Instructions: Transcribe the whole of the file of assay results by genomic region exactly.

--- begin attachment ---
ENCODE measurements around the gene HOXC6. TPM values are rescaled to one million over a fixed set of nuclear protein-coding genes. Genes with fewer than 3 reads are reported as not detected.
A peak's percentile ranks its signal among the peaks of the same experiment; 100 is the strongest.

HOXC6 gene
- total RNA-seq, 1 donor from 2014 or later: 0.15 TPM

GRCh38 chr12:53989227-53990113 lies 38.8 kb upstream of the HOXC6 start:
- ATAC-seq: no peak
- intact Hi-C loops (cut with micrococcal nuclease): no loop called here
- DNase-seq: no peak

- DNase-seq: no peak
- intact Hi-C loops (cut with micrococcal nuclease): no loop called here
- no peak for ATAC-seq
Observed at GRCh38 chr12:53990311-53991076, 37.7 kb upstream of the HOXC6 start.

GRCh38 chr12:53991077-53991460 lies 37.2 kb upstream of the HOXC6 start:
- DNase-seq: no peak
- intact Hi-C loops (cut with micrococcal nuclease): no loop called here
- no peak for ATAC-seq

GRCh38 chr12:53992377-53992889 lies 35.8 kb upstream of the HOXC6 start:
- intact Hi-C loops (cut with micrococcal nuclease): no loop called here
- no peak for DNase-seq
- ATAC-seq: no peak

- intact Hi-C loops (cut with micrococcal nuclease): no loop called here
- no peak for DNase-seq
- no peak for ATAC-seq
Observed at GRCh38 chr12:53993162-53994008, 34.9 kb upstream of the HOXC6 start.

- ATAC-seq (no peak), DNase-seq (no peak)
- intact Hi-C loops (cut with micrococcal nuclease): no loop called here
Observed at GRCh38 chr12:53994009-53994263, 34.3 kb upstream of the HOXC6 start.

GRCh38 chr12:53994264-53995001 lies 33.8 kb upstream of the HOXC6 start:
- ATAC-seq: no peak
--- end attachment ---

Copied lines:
ENCODE measurements around the gene HOXC6. TPM values are rescaled to one million over a fixed set of nuclear protein-coding genes. Genes with fewer than 3 reads are reported as not detected.
A peak's percentile ranks its signal among the peaks of the same experiment; 100 is the strongest.

HOXC6 gene
- total RNA-seq, 1 donor from 2014 or later: 0.15 TPM

GRCh38 chr12:53989227-53990113 lies 38.8 kb upstream of the HOXC6 start:
- ATAC-seq: no peak
- intact Hi-C loops (cut with micrococcal nuclease): no loop called here
- DNase-seq: no peak

- DNase-seq: no peak
- intact Hi-C loops (cut with micrococcal nuclease): no loop called here
- no peak for ATAC-seq
Observed at GRCh38 chr12:53990311-53991076, 37.7 kb upstream of the HOXC6 start.

GRCh38 chr12:53991077-53991460 lies 37.2 kb upstream of the HOXC6 start:
- DNase-seq: no peak
- intact Hi-C loops (cut with micrococcal nuclease): no loop called here
- no peak for ATAC-seq

GRCh38 chr12:53992377-53992889 lies 35.8 kb upstream of the HOXC6 start:
- intact Hi-C loops (cut with micrococcal nuclease): no loop called here
- no peak for DNase-seq
- ATAC-seq: no peak

- intact Hi-C loops (cut with micrococcal nuclease): no loop called here
- no peak for DNase-seq
- no peak for ATAC-seq
Observed at GRCh38 chr12:53993162-53994008, 34.9 kb upstream of the HOXC6 start.

- ATAC-seq (no peak), DNase-seq (no peak)
- intact Hi-C loops (cut with micrococcal nuclease): no loop called here
Observed at GRCh38 chr12:53994009-53994263, 34.3 kb upstream of the HOXC6 start.

GRCh38 chr12:53994264-53995001 lies 33.8 kb upstream of the HOXC6 start:
- ATAC-seq: no peak